Turkish police are reportedly about to search a well where rumours claim Khashoggi's body is hidden

GettyTurkish police have reportedly been given permission to search a well in the Saudi consulate in Istanbul. Here, a Turkish police officer enters the Saudi consulate in Istanbul on October 12.
  • A Turkish politician claimed on Monday that journalist Jamal Khashoggi’s body was dumped in a well on the grounds of the the Saudi consulate in Istanbul.
  • It wasn’t clear where Doğu Perinçek got that information, and the Turkish president did not address it in a speech on Tuesday.
  • Turkish state media reported on Wednesday that Turkish police were given permission to search the well.
  • Saudi officials initially refused to allow the search, state media said.

Turkish police have been given permission to search a well in the Saudi consulate in Istanbul, where rumours have claimed Jamal Khashoggi’s body was hidden, Turkish state-run TV reported on Wednesday.

The search comes as part of Turkey’s investigation into Khashoggi’s whereabouts, Turkey’s NTV channel reported, as cited by Reuters.

The reported search of the comes two days after Doğu Perinçek, the chairman of Turkey’s left-wing nationalist Patriotic Party, claimed that parts of Khashoggi’s body had been found in a well in the the consulate.

It was unclear where Perinçek got that information, or whether he was privy to Turkey’s intelligence, which has been the source of most of the details of what happened (much of which is unconfirmed).

Earlier on Wednesday Saudi officials tried to block Turkey from searching the well, the state-run Turkish newspaper Anadolu Agency reported around 2 p.m. local time, citing unnamed security sources.

NTV’s report that the Saudis had allowed the search came around an hour later.

Turkish police have searched the Saudi consulate and consul-general’s home before. It’s not clear whether they were given access to the well during earlier searches.

Perinçek on Monday said he expected Turkish President Recep Tayyip Erdogan to discuss the claim in a speech on Tuesday, but that did not come to pass.

Erdogan appeared to ignore those rumours in his speech. He instead settled for alluding to Saudi claims, made anonymously to Reuters and the Associated Press, that Khashoggi’s body was rolled up in a fabric and handed over to a local Turkish collaborator for disposal.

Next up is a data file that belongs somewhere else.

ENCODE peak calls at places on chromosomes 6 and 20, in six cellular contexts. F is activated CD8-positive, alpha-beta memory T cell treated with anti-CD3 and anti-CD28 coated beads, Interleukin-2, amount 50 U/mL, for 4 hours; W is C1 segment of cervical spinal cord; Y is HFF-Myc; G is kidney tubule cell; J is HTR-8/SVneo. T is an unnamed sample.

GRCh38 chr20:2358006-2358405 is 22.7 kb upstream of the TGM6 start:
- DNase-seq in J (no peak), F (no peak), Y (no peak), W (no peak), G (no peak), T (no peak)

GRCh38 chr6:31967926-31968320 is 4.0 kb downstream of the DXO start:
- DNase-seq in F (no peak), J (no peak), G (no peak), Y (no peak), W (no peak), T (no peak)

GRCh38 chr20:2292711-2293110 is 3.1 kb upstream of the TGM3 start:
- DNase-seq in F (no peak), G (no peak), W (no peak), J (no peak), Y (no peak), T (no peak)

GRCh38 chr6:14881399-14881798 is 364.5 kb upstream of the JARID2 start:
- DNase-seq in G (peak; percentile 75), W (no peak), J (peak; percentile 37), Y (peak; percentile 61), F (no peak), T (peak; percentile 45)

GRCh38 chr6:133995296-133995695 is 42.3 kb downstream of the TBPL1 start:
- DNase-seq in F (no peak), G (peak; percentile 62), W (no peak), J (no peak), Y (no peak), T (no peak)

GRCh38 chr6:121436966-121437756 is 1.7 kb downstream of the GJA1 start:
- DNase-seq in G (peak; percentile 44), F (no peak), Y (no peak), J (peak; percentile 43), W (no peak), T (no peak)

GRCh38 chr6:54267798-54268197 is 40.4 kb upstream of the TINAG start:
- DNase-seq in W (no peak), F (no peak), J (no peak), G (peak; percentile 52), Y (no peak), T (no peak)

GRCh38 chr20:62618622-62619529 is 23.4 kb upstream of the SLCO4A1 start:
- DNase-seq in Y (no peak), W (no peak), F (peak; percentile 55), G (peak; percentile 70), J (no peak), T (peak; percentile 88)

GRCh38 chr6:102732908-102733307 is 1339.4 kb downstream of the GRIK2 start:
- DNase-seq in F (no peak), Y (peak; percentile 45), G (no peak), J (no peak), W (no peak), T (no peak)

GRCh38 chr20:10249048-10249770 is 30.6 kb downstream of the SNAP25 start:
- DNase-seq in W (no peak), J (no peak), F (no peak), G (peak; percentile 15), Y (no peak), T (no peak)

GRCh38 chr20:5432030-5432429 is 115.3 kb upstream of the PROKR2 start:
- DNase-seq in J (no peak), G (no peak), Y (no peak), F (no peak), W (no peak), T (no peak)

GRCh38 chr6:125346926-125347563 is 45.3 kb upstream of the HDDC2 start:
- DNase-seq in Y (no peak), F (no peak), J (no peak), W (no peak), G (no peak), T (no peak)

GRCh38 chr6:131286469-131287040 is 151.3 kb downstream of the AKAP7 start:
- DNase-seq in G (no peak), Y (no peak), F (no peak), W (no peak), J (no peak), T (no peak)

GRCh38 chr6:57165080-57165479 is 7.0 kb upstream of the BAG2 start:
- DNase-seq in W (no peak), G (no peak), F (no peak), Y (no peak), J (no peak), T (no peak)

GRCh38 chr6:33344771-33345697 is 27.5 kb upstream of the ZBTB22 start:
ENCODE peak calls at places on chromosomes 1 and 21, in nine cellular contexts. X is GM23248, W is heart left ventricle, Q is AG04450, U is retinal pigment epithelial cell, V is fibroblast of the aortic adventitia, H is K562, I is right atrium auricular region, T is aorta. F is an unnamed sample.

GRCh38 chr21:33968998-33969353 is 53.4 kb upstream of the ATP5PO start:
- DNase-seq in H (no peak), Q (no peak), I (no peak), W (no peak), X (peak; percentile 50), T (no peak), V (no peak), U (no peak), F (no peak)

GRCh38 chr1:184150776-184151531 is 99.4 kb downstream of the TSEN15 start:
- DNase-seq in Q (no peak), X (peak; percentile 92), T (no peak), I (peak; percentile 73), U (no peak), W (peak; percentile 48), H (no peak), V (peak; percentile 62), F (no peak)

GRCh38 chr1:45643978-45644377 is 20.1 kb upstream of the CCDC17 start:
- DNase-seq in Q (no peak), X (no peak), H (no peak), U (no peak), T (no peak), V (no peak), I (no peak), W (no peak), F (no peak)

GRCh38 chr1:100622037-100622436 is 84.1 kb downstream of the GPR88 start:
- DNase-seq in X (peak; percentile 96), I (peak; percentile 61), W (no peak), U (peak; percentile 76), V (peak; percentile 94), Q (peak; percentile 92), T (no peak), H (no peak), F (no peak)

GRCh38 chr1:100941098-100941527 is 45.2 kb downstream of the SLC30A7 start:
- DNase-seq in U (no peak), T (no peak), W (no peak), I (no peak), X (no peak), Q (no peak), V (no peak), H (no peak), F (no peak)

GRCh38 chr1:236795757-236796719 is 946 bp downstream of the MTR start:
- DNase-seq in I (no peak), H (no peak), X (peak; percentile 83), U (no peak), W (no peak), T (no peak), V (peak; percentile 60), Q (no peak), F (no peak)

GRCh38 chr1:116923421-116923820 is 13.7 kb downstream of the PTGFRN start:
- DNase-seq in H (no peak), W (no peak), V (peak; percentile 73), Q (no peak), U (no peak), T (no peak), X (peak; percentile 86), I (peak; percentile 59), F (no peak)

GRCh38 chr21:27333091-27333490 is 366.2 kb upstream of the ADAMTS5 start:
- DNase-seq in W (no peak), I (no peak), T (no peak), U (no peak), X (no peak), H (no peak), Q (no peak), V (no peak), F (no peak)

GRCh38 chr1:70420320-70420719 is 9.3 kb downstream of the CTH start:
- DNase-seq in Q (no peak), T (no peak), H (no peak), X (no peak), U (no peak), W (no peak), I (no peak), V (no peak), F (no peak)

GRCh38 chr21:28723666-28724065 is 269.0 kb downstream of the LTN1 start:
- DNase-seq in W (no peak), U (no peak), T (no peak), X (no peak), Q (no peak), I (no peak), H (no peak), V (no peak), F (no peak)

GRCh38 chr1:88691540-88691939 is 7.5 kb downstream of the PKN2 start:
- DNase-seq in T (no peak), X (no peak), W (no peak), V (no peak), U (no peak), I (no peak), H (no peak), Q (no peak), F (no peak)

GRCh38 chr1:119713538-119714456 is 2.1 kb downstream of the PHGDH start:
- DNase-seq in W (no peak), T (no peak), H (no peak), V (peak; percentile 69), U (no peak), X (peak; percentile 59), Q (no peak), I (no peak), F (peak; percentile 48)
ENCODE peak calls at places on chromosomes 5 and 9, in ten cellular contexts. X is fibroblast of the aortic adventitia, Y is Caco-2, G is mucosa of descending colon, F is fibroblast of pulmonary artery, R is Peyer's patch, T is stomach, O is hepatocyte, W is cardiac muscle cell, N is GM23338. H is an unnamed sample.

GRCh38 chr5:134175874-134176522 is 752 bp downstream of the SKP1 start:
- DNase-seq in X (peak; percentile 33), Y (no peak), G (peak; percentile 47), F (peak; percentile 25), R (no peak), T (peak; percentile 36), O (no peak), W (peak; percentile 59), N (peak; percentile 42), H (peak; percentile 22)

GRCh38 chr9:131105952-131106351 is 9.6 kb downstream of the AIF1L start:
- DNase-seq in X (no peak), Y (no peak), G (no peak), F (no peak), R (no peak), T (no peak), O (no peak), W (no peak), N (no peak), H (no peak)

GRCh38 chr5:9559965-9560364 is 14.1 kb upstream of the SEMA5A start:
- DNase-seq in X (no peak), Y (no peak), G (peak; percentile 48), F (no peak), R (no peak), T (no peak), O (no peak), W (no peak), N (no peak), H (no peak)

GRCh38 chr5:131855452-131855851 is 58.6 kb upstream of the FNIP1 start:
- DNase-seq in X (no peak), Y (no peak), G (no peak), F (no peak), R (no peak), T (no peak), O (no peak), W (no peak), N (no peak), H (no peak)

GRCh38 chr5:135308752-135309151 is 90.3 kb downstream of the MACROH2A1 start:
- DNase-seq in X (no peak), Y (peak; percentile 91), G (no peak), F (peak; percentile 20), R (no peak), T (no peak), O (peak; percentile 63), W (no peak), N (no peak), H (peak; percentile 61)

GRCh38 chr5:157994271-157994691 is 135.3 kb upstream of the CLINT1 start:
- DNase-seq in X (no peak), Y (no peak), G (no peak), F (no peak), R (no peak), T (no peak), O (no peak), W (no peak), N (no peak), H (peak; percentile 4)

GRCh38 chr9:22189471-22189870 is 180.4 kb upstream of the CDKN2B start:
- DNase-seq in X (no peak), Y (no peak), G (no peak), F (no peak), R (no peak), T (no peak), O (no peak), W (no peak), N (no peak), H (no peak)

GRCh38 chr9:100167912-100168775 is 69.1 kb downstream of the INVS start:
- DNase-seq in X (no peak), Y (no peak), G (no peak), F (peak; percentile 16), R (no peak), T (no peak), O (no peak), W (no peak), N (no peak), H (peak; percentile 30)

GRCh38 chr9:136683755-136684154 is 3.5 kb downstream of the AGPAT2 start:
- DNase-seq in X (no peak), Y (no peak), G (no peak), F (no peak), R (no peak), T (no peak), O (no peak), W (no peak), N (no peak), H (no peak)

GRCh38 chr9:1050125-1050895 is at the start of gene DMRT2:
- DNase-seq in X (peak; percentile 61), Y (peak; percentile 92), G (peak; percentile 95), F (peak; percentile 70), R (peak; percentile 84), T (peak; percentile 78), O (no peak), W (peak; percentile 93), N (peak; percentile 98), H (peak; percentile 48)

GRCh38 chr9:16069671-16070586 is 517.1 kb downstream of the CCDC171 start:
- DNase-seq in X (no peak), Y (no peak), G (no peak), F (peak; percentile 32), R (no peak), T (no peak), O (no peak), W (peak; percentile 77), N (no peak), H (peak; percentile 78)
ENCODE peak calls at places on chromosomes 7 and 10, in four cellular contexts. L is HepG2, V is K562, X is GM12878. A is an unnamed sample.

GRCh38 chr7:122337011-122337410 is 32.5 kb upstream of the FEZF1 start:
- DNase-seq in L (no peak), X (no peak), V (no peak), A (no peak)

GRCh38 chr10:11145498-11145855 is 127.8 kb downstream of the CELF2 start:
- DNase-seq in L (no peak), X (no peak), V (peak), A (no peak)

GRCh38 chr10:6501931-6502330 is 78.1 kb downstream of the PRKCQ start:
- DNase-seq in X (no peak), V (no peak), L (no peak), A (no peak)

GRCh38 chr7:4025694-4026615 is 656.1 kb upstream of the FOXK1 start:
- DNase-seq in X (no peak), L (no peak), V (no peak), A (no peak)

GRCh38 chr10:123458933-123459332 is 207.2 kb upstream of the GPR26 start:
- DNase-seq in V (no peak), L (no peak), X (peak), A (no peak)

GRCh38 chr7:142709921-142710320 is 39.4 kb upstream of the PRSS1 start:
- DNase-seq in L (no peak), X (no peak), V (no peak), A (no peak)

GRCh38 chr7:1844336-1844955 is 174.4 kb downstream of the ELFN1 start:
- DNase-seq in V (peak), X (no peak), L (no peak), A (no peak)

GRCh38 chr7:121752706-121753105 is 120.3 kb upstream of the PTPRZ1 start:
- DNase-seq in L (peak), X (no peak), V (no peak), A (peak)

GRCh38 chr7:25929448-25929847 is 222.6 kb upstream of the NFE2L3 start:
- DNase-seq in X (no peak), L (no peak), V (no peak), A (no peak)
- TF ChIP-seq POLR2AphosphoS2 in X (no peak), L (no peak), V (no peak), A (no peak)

He said: “There is a claim that the body of Khashoggi has been given to a local person. I am asking: Who is that local person?”

Although Khashoggi’s killing took place in Istanbul, Turkish officials have had to adhere to Saudi rules because the consulate is diplomatic Saudi property.

Turkish authorities weren’t allowed to search the Saudi consulate until two weeks after Khashoggi’s October 2 disappearance. Footage caught cleaning crews moving boxes of cleaning supplies into the building before Turkey was allowed to send in its investigator.

Erdogan lamented the delay in his Tuesday speech, saying: “Because of diplomatic immunity, we couldn’t go into the building initially. This has become a matter for discussion. What kind of steps can a host country take in a similar situation in the future?”

Turkey has challenged the Saudi narrative on Khashoggi’s death at every turn, and experts say it is likely because it is trying to extract some kind of concession from the kingdom.

Lisel Hintz, an associate professor at Johns Hopkins University, added that Turkey’s state-run newspapers that have been covering the crisis tend to print whatever the government wants them to.

Read more:
Why Turkish officials keep challenging Saudi Arabia’s claims about Khashoggi’s killing

Saudi Arabia admitted last Friday – 17 days after Khashoggi’s disappearance – that the journalist died in its Istanbul consulate, but claimed it was due to a physical altercation gone wrong during a “rogue operation.”

Turkey’s president contradicted that claim on Tuesday, saying instead that Khashoggi’s death was the result of a preplanned murder.

US President Donald Trump on Tuesday called the incident a “cover-up”, adding that it is “one of the worst in the history of cover-ups.”

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